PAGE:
Let’s face it: Many more colleges and universities are having conversations about campus climate specific to diversity, equity and safety than in years past. There has been a palpable rise in awareness about extreme ideologies and a growing apprehension about the forthcoming presidential election season, one that will be fueled by topics like xenophobia, racism, sexism, ableism and other phobias and -isms.
Dr. J. Luke Wood
In response, college leaders have begun to realize that assessing their campus climate and culture for diversity is paramount. Tied to discussions on campus climate are efforts to promote equity and success for students from minoritized populations, with the growing recognition that a healthy climate produces conditions that allow for students to learn, develop and succeed.
Said differently, a crappy climate does not enhance the likelihood that students from diverse backgrounds will enroll, achieve and graduate. Further, poor climate can constrain the level of interactions that help all members of the campus to not merely feel safe, but productive and successful. This extends to faculty and staff at all ranks within our organizations.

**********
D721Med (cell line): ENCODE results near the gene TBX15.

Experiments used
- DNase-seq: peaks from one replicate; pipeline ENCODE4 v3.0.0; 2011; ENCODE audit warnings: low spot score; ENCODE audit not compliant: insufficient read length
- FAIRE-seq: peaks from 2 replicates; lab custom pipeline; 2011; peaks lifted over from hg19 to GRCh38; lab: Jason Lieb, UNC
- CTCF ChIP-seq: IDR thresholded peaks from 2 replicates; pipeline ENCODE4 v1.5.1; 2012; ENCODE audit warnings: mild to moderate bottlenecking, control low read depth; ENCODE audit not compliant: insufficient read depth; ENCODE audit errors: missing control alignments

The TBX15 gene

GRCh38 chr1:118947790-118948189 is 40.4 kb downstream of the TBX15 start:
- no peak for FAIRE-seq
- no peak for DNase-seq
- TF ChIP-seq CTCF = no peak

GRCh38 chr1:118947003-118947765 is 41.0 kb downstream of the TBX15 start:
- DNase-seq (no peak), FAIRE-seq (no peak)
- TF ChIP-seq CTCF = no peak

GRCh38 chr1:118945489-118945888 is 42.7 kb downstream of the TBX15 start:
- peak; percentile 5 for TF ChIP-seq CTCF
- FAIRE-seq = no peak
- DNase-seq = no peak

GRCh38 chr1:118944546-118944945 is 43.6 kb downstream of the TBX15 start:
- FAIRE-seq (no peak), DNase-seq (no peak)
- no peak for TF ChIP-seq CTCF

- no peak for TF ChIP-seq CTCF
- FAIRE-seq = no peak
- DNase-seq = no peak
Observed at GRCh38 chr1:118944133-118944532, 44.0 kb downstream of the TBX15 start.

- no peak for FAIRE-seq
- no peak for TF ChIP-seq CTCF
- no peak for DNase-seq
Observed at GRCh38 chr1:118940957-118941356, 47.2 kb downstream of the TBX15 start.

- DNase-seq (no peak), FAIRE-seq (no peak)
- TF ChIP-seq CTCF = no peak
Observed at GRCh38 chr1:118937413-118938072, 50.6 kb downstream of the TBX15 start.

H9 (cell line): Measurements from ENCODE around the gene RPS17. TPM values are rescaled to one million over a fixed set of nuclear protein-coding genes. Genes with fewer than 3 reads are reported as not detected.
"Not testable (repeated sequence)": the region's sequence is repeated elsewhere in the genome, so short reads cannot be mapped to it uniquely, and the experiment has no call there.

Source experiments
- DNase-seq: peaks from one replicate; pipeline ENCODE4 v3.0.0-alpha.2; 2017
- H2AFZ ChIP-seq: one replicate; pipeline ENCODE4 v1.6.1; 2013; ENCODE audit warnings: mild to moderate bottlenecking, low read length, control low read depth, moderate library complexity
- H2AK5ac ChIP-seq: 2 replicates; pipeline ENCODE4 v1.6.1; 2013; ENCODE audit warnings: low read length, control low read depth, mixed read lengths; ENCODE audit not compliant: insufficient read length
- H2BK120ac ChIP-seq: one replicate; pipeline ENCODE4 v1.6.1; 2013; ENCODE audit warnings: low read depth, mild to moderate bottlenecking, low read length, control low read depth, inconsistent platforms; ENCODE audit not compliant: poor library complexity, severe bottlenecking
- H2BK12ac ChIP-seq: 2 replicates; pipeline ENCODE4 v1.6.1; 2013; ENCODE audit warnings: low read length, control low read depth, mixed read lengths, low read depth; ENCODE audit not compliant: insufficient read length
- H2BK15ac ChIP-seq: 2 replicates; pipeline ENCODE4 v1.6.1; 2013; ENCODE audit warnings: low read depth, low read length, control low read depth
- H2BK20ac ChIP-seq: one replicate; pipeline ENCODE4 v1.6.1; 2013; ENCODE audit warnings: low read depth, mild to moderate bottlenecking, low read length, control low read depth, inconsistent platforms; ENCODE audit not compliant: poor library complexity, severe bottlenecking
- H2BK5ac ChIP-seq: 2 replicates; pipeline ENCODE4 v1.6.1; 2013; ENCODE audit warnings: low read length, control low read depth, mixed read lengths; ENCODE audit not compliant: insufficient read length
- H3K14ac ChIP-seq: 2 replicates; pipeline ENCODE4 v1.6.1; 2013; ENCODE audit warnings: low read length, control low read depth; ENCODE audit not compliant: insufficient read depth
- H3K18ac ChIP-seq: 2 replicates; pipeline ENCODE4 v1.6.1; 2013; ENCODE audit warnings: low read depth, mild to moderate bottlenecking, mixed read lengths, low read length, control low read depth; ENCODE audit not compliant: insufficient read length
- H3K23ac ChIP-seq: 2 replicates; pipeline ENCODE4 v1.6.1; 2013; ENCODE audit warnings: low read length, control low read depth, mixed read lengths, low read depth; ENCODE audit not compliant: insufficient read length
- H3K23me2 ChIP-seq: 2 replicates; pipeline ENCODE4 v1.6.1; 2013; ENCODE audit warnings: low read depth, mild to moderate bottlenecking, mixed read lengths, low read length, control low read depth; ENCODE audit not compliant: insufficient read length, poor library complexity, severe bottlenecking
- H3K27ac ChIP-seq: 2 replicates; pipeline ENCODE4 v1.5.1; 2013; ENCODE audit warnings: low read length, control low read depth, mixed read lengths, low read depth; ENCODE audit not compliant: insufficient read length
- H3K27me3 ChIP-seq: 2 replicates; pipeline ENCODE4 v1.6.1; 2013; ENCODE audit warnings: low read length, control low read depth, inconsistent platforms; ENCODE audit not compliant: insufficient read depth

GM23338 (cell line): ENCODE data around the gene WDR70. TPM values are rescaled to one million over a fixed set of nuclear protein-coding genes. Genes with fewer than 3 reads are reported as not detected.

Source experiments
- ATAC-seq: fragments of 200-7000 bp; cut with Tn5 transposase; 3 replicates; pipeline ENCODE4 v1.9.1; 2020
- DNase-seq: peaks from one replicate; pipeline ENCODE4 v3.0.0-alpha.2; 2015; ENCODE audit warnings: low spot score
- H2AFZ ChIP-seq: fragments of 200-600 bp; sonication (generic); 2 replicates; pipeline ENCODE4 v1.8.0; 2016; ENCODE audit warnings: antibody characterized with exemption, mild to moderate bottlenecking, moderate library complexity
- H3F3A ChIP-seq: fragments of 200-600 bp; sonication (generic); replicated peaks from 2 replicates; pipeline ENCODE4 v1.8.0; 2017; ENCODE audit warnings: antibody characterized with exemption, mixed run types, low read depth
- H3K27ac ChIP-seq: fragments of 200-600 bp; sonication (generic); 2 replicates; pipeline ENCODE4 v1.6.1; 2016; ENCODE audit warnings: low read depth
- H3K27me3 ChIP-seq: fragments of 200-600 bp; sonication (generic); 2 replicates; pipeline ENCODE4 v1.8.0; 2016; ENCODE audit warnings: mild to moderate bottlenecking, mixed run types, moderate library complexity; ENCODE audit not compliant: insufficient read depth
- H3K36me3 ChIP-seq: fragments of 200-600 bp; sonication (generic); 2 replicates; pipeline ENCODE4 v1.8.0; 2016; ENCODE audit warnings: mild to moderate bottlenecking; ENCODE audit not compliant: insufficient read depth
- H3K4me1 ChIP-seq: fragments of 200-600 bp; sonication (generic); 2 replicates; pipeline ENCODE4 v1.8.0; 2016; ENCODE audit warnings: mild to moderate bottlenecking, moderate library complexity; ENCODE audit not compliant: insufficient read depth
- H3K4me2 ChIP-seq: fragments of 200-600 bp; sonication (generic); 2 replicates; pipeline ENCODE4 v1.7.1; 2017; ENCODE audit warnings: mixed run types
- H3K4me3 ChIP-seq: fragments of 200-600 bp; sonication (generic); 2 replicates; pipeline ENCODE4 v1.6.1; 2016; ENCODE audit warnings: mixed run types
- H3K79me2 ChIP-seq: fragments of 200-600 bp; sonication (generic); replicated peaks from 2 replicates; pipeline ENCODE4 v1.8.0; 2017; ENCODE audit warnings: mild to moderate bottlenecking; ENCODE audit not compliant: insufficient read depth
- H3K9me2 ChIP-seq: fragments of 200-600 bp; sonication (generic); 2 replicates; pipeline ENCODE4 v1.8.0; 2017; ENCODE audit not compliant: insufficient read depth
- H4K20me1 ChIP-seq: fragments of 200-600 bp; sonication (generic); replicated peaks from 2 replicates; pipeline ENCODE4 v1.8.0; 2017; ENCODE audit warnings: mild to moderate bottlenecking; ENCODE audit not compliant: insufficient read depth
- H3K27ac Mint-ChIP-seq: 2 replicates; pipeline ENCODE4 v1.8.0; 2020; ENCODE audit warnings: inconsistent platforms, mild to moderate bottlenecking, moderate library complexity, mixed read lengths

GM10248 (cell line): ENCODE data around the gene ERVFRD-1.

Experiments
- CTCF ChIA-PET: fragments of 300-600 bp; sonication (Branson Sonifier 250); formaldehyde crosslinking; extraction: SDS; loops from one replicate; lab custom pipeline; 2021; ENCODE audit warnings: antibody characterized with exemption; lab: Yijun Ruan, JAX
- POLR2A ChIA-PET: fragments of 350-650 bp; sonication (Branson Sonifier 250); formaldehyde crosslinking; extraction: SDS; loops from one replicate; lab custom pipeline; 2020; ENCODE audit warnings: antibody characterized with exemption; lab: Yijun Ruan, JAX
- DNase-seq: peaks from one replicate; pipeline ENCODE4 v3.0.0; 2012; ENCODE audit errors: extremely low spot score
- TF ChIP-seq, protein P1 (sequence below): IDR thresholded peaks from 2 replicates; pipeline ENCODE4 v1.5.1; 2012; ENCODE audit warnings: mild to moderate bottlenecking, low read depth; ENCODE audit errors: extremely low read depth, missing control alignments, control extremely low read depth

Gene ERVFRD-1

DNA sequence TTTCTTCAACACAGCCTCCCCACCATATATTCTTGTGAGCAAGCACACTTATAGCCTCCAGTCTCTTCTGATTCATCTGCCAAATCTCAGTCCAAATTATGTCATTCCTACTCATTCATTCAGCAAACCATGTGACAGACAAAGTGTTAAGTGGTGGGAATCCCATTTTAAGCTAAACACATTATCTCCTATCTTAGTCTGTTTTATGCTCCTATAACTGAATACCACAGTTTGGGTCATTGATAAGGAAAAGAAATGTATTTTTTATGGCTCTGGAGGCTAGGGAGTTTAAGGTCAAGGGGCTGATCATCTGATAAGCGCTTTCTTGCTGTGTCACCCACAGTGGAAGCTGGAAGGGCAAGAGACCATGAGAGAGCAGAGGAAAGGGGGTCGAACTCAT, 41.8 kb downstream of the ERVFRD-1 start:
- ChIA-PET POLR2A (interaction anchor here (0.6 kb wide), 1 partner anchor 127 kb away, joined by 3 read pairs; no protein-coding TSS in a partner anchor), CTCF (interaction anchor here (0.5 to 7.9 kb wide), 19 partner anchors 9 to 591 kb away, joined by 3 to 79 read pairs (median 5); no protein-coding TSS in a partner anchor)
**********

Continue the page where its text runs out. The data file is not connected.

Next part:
Too often left out of the litany of surveys, interviews and town halls designed to learn about campus climate – and, ultimately, the decision-making process – are the people who have the true on-the-ground understanding of what is really taking place.
Certainly, the first group to engage are students, then the usual suspects: faculty, staff and administration. But too often forgotten are those who have intimate, day-to-day knowledge of the inner workings and health of the organization. They are the custodians, food service employees and groundskeepers who are engaged in more invisible work within our organizations. These individuals are key to any meaningful, intentional and honest assessment of what is really occurring on our campuses. Period.
In prior research with my colleague, Dr. Frank Harris III, we found these three groups are absolutely central to conversations on student success. Namely, because they serve as the primary educators (yes, “educators”) that provide validation for low-income, nontraditional and students of color who often do not receive these messages of support from their own faculty or administrators. In fact, we have routinely found that faculty members will avoid interactions with students of color – particularly men of color – outside of the classroom due to implicit biases. Therefore the relationships that students have are often with people who authentically care about them – custodians, food service workers, groundskeepers – who also often look like and are like them.
That is key. Such employees within our organizations often come from the same communities as students of color and are often people of color themselves, whereas students’ faculty members overwhelmingly are not. While the voices of these key groups are needed in conversations on student success. so, too, are they needed for discussions of campus climate. And here is why.